As we continue to read John 6 (this week, John 6:35 and 6:41-51), we see the crowd arguing. First comes the old complaint: He can’t be special, he comes from our neighbourhood, and we know him. Some people still take offence at the idea, not just that Jesus is special, but that he is much more than “one of us”, and one who must be followed and obeyed.
Verses 44 and 45 gives us two sides of a puzzle. God must draw people to Christ and belief, yet any who want to find truth can be sure of help. Each side is helpful – we need to understand that some people will not hear, but also that none who want to learn are refused.
The “bread of life” is one of the important “I am” sayings. It would be dangerous and wrong to make it a magical understanding of receiving Holy Communion, and equally wrong to ignore the connection to the service in which we give thanks (“eucharist”) above all for the sacrifice of Jesus death and the triumph of his resurrection – the central points of faith. We do that with more than words, with action, and by eating.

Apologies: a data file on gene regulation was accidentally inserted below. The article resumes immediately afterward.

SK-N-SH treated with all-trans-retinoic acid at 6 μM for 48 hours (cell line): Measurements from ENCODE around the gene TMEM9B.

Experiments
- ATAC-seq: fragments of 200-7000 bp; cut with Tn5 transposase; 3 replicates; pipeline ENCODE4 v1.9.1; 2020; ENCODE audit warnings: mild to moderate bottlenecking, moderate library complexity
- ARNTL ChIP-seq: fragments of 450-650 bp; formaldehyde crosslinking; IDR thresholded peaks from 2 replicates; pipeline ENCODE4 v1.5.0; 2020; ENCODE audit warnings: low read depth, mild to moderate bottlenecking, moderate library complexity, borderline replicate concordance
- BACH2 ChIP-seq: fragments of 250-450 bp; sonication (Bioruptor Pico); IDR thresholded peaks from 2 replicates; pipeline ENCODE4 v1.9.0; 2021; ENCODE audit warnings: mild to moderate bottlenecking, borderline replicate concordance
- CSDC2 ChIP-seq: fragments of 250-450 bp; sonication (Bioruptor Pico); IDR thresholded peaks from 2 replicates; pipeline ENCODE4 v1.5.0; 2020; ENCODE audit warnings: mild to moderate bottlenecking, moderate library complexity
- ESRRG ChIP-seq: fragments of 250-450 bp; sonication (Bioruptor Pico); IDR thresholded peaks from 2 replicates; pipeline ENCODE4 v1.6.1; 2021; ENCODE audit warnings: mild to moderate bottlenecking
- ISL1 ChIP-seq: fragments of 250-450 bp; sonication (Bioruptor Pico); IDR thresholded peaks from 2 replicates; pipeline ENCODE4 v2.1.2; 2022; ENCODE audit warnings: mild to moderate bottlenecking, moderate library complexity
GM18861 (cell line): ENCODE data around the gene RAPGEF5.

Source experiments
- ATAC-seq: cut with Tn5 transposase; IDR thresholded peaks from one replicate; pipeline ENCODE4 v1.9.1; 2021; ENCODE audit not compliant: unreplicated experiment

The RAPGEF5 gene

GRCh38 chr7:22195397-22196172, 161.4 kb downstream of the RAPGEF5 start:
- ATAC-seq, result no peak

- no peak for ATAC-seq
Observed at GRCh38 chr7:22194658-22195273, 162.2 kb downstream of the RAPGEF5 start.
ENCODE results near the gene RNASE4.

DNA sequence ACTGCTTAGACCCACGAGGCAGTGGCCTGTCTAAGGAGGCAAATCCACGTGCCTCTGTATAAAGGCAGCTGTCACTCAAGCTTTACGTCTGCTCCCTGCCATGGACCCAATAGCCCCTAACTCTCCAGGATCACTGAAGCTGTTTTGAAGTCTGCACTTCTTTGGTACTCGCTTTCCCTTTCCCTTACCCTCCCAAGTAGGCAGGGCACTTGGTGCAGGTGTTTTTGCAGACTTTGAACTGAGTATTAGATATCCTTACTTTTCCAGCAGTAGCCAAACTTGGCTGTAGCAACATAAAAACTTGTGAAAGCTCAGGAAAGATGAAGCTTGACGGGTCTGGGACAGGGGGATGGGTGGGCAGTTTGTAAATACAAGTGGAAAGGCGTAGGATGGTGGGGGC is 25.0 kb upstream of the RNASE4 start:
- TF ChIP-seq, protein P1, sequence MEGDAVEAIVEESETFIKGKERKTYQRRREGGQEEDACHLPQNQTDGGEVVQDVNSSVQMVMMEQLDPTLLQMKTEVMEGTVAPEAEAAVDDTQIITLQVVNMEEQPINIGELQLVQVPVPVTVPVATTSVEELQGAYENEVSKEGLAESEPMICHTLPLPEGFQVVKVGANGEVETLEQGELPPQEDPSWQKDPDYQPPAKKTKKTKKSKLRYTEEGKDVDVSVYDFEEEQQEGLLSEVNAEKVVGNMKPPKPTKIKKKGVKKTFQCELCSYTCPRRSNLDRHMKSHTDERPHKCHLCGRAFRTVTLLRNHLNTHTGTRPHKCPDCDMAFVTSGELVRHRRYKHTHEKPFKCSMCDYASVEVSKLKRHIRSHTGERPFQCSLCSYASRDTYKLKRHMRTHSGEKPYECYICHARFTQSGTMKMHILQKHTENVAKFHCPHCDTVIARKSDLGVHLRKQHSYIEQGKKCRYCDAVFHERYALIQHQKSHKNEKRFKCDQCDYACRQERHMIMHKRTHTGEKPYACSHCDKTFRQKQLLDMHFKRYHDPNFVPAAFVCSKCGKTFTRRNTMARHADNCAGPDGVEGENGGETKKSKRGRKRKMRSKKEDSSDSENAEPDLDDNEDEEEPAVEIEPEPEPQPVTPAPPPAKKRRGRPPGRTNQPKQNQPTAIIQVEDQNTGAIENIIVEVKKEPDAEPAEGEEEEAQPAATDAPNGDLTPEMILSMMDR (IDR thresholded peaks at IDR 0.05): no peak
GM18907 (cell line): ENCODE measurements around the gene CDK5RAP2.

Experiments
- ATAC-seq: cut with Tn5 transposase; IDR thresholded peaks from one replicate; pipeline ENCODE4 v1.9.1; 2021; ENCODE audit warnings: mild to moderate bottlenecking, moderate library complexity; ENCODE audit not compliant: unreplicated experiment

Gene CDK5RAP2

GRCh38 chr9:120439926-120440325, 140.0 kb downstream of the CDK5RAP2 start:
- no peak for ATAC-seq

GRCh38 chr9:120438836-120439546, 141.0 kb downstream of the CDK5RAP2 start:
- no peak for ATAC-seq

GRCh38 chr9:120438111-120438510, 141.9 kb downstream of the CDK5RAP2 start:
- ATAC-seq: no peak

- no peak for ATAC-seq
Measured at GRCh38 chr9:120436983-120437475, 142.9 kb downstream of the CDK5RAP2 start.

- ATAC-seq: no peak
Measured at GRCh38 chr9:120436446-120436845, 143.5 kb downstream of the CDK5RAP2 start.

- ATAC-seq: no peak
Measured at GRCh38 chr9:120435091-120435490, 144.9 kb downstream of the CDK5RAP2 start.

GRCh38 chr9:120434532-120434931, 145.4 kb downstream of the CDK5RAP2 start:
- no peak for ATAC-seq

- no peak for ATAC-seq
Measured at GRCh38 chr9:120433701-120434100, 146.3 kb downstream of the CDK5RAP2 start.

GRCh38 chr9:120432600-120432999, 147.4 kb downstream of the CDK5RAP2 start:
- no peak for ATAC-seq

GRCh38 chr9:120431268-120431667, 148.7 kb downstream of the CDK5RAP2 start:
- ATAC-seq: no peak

Is it just eating? No. To gobble stolen consecrated bread would be of no advantage. It is about feeding on Jesus – through his teaching, his life, understood, obeyed, absorbed by the power of the Holy Spirit into our life, transforming from within the person. What is eaten becomes part of me, provides energy, rebuilds my body, alters my mood. Eating together with other believers brings us together, as sharing a meal always does. With them we worship, becoming more like what we hold worth praising, and give thanks (remembering how much there is to be thankful for), and by our prayers try to work with God and with one another.
Jesus gives everything for us. We are invited to receive what he gives, to let it become part of us, to change us, to energise and direct us. Never a mere ritual, an act of personal worship may assist and advance the process.